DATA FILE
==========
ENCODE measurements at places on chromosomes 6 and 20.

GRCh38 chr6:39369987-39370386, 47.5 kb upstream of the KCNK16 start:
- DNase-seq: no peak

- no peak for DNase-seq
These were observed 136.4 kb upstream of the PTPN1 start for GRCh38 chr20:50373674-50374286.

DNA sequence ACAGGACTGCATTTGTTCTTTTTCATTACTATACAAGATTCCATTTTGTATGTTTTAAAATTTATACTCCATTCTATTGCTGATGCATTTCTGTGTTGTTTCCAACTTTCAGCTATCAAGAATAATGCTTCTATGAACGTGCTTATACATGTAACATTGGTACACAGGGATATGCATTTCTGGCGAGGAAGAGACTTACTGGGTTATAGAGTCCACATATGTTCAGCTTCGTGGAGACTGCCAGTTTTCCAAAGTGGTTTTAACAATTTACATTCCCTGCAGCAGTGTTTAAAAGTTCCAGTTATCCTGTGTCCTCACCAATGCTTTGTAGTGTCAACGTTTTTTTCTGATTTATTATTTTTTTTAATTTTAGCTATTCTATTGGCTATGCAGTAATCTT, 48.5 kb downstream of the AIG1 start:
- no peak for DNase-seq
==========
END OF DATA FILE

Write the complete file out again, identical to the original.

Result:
ENCODE measurements at places on chromosomes 6 and 20.

GRCh38 chr6:39369987-39370386, 47.5 kb upstream of the KCNK16 start:
- DNase-seq: no peak

- no peak for DNase-seq
These were observed 136.4 kb upstream of the PTPN1 start for GRCh38 chr20:50373674-50374286.

DNA sequence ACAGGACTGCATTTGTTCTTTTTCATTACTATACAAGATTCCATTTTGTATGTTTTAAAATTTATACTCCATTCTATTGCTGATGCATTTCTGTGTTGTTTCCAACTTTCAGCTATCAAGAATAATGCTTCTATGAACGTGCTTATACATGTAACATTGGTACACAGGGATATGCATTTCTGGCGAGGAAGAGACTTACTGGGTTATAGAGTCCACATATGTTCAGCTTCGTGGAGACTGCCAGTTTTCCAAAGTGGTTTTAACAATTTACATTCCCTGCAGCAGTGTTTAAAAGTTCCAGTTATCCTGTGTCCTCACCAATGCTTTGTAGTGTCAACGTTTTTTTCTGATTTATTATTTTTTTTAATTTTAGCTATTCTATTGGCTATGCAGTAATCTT, 48.5 kb downstream of the AIG1 start:
- no peak for DNase-seq